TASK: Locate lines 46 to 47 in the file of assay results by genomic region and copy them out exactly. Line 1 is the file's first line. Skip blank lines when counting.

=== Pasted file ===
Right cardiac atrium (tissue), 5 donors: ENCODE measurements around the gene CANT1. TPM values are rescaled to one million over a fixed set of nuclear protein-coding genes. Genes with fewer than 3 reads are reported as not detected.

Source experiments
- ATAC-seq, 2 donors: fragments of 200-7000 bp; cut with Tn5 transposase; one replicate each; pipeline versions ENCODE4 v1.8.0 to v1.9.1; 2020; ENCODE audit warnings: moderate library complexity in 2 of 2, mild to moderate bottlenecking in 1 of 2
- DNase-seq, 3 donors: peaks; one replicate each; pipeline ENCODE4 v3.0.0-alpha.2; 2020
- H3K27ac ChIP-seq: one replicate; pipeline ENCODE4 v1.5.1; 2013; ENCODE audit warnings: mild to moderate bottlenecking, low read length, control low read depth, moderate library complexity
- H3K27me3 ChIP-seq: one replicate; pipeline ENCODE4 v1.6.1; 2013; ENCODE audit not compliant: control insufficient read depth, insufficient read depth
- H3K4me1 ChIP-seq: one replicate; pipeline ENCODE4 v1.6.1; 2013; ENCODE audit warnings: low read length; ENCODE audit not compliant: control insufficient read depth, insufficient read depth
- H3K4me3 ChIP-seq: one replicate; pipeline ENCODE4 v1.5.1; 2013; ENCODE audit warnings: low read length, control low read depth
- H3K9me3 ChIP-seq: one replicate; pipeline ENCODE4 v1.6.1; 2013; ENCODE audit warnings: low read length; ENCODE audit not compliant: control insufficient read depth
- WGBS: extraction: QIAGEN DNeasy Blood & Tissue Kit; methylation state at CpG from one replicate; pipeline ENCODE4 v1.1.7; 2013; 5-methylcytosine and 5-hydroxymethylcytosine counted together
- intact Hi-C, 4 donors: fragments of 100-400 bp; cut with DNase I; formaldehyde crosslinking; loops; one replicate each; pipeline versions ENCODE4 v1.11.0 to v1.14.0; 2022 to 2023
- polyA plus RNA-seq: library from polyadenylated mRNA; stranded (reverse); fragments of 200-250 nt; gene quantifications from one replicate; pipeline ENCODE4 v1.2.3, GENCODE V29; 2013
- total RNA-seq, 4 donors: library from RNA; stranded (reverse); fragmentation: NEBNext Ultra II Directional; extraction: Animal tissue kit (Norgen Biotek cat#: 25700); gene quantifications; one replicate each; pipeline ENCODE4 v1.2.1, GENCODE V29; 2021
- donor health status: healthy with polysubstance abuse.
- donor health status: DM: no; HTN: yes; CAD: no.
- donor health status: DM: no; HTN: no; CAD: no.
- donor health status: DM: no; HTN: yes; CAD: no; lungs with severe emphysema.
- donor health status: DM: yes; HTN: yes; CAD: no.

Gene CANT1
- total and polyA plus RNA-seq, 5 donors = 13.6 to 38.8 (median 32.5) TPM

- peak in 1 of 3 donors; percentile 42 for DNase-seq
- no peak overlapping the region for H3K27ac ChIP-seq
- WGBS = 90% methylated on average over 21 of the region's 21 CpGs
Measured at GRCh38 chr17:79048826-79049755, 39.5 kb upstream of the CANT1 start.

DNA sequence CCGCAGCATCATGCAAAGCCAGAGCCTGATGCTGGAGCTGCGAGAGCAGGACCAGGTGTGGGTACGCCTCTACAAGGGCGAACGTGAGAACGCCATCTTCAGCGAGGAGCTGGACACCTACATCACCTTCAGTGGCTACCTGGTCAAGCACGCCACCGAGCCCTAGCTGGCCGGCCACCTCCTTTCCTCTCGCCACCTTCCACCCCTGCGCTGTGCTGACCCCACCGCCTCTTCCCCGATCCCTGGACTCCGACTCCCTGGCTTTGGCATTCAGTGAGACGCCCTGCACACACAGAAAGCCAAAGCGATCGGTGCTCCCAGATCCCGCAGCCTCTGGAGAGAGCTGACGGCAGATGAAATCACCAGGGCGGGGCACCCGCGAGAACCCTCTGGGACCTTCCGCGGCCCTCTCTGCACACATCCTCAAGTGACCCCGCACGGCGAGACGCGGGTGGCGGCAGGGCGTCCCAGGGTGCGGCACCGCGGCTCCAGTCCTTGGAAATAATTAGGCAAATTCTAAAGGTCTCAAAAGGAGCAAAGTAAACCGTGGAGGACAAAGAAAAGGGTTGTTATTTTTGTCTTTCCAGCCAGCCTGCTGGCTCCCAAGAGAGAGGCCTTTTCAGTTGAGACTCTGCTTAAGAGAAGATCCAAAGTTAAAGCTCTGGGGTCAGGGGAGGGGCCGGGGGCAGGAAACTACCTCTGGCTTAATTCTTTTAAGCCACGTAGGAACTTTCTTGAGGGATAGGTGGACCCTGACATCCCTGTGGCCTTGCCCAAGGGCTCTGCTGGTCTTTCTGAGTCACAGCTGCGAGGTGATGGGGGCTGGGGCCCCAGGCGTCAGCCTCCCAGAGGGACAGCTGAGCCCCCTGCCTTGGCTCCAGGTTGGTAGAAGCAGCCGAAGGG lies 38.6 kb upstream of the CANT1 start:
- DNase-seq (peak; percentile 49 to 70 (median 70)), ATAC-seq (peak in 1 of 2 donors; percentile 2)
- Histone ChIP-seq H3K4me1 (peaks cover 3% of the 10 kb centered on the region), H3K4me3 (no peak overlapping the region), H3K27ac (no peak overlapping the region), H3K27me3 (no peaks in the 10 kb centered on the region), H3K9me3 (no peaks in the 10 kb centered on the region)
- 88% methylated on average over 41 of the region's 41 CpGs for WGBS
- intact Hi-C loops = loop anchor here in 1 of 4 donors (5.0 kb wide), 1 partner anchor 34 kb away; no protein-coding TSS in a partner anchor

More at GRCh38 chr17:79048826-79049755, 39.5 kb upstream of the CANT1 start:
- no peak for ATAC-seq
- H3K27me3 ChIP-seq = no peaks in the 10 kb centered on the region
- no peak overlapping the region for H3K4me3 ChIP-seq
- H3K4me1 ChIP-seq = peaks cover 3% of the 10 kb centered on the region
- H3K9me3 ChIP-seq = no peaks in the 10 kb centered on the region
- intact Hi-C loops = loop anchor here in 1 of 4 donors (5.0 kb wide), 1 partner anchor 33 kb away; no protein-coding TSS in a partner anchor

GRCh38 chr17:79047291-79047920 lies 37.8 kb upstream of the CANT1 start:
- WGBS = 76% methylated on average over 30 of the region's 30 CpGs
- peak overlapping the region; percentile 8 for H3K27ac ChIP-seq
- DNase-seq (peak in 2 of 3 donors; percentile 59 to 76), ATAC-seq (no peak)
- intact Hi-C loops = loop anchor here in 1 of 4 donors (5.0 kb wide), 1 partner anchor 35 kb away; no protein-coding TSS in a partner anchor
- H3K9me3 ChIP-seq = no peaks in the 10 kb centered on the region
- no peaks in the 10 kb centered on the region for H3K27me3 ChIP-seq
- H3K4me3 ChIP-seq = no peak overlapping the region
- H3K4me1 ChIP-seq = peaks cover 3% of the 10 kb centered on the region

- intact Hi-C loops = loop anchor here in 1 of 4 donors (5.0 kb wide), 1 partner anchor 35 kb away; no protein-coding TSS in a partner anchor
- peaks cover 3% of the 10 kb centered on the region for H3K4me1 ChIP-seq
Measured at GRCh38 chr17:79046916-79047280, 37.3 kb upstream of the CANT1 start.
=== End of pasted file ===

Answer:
- intact Hi-C loops = loop anchor here in 1 of 4 donors (5.0 kb wide), 1 partner anchor 35 kb away; no protein-coding TSS in a partner anchor
- peaks cover 3% of the 10 kb centered on the region for H3K4me1 ChIP-seq